#παστουρμάς #παστιρμάς #pastirma #Cappadocian #karamanlidika #cold-cuts #gourmet
Γεύση από το παρελθόν: Παστιρμάς. Ένα άρθρο αναδρομής στην ιστορία του παστουρμά ή παστιρμά και την Ελληνική διατροφή, της Μαριάνας Καβρουλάκη, στην Αγγλική γλώσσα και το historyofgreekfood.eu
HISTORY OF GREEK FOOD: A Taste of the Past: Pastirma
A large number of the refugees from the 1922 Greek – Turkish population exchange were Karamanlides, Cappadocian Greeks who only spoke the Turkish language but wrote it in Greek characters. They left what had be their home for thousands of years and were relocated into the Northern Greece. The resettlement was very hard for them as they had different traditions and they didn’t understand the Greek language. Most of refugees saw a huge drop in their standard of living. However, Karamanlides brought with them the art of pastirma, hence a serious income for some families came from its production and sale.
Pastirma or basturma (Gr. pastourmas), the wind-dried meat has been made in Anatolia for hundreds of years. Apoktin, the Byzantine air -dried salted meat, was one of its forerunners. Apoktin could come from various meats, including pig, goat, wild goat, sheep, billy goat, even fish or cuttlefish but pastourmas comes mainly from beef or camel meat. In a culture that rarely eats beef pastirma is an exception.
We are introduced to the word pastirma no earlier than 1624 (Narh Defteri). 38 years later the pastirma from a pregnant cow’s tender meat was counted among the luxuries of Sultan’s banquets. (Baudier, 1662, p. 65)
As Patric Leigh Fermor writes, a Greek refugee tavern- keeper from Iconium described how his pastourma was made “Υου get a camel or an ox, but a camel’s best’, he said with elliptic urgency, ‘then you put it in an olive press, and you tighten it up till ecery drop of moisture has been squeezed out. Every drop! Then cut it up in strips and salt it, then lay it in the sun for a month or two – best of all, in the branches of a tree, so that the wind cures it as well – but in a cage, of course, so the crows can’t get at it.’ Then it is taken down and embedded in a paste of poached garlic and the hottest paprika you can find on the market, reinforced by whatever spices of the Orient are handy. When this has again been dried to a hard crust, it has the consistency of wood: it keeps for years. Thin slices, cut off with a razor-sharp knife, are normally eten raw; occasionally it is cooked, when the aroma, aways unmanning to the uninitiated, becomes explosive. The taste is terrific and marvellous, but anathema to many because not only is the ordinary smell of garlic squared or cubed in strenght- breath emerges with the violence of a blowlamp- but a baleful redolence of great range and power surfaces at every pore; people reel backwards and leave an empty ring around dinner, as though one were whirling in incendiary parabolas. (The Broken Road: From the Iron Gates to Mount Athos)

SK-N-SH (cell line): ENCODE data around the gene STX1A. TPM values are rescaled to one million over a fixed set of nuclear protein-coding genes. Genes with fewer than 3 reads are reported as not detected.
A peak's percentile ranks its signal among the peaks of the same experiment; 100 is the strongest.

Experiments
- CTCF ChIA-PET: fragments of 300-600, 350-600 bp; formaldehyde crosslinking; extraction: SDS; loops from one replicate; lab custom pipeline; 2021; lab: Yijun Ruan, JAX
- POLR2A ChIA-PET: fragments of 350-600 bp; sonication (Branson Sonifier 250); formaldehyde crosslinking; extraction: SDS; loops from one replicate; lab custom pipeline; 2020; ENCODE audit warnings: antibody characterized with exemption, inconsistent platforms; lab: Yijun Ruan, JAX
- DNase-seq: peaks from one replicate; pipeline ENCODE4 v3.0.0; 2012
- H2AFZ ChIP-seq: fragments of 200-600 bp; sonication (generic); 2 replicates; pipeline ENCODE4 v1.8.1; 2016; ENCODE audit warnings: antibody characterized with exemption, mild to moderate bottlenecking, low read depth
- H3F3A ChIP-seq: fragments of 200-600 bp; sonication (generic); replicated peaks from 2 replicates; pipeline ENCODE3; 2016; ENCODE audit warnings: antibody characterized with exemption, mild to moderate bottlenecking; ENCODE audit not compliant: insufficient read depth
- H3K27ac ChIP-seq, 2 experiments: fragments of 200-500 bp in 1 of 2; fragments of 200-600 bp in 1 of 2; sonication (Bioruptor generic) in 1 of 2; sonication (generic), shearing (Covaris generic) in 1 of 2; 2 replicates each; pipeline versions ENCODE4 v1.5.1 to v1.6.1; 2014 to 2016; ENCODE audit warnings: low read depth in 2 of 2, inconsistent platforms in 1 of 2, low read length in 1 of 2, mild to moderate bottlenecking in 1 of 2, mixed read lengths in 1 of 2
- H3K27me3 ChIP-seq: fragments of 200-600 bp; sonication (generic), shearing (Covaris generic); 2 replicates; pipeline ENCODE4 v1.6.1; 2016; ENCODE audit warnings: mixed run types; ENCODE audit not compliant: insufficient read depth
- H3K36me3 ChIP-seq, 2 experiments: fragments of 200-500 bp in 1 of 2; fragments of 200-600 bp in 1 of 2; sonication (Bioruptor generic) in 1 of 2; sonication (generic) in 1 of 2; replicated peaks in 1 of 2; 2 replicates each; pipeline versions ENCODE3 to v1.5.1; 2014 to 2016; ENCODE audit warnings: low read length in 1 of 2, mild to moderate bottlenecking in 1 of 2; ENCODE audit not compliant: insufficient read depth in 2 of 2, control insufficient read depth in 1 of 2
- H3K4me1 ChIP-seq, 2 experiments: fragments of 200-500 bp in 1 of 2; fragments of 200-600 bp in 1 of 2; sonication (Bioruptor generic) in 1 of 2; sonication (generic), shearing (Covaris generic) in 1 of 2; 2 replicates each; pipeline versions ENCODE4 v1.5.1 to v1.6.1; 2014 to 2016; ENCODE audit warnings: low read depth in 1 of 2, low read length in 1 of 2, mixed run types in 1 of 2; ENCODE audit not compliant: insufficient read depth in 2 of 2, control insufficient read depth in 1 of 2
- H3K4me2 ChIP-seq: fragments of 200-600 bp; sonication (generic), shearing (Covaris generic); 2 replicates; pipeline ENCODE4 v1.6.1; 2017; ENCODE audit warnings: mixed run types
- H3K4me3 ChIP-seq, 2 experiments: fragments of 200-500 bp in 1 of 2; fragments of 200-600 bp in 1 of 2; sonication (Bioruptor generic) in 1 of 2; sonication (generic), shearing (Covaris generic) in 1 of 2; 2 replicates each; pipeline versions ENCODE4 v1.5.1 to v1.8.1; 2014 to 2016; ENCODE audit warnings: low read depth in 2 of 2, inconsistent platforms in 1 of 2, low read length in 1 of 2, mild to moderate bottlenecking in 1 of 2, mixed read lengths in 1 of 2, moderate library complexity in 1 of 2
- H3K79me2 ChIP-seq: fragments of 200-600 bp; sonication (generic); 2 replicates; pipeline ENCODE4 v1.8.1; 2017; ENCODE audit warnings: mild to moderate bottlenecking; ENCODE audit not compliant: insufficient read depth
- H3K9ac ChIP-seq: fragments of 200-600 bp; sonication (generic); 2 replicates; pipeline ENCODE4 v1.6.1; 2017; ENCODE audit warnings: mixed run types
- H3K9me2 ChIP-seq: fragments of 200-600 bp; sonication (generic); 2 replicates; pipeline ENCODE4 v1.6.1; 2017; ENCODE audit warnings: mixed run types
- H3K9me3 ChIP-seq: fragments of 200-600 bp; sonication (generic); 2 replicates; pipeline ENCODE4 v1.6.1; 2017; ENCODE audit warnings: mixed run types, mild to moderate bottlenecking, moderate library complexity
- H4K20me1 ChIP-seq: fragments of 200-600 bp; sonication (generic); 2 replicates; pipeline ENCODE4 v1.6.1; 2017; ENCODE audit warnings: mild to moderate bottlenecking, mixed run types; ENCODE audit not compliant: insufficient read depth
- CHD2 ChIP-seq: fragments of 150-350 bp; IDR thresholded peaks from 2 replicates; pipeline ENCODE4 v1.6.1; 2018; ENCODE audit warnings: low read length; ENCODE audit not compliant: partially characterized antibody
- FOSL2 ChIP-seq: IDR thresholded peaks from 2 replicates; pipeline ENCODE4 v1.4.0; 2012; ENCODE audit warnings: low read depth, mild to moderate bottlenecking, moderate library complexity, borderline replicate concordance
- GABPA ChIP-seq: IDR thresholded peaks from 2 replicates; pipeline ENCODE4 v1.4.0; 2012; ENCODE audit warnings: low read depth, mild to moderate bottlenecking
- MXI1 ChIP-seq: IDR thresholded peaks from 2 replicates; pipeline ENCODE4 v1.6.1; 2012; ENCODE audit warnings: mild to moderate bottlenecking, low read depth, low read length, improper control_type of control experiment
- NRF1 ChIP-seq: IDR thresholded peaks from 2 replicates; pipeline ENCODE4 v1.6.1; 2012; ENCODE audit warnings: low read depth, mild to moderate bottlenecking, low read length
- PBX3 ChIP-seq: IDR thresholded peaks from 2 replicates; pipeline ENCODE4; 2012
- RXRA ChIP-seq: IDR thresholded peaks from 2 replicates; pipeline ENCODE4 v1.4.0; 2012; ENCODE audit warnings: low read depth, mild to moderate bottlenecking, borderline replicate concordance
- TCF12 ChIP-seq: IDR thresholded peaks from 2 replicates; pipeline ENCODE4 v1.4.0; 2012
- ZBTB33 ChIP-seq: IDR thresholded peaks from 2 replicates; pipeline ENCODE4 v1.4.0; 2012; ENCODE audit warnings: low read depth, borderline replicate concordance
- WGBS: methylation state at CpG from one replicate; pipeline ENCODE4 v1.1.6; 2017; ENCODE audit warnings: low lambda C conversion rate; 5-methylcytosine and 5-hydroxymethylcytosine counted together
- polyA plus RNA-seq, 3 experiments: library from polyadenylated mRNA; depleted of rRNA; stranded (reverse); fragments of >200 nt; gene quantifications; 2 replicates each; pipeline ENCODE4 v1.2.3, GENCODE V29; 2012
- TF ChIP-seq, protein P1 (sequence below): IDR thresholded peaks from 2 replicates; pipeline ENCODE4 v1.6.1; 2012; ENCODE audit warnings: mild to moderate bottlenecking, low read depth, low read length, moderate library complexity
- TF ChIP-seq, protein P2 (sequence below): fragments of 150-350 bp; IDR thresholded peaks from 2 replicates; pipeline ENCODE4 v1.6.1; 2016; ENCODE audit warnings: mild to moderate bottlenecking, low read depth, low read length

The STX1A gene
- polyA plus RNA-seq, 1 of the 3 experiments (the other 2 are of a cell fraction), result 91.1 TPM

The layer of tsemeni is an innovation of the past 150 years, however the simply salted pastourma (without tsemeni) is still found, under the name Roumeli pastirmasi.
Recently, Phanis Theodoropoulos, owner of the famous pastourma and soutzouki charcuterie ‘Arapian’ and Paraskevas Sarimpoyias, a descendant of a Karamanli family and owner of ‘Sary – sary.gr‘ company (a fourth generation workshop for the production of cold cuts based in Drama) joined forces to open ‘Karamanlidika of Phanis – karamanlidika.gr‘, a charcuterie & fromagerie with a smattering of tables.
Here you can find a great selection of aged cheese, cold-cuts, gourmet products and a small menu of some of the most characteristic Karamanlidika dishes. The menu is based on suggestions made by Paraskevas Sarimpoyias and Stella Spanou, a chef, cookbook author and photographer from Thrace. Small menu, great taste!
Μόνιμος Σύνδεσμος: http://karamanlidika.gr/a-taste-of-the-past-pastirma-history-of-greek-food/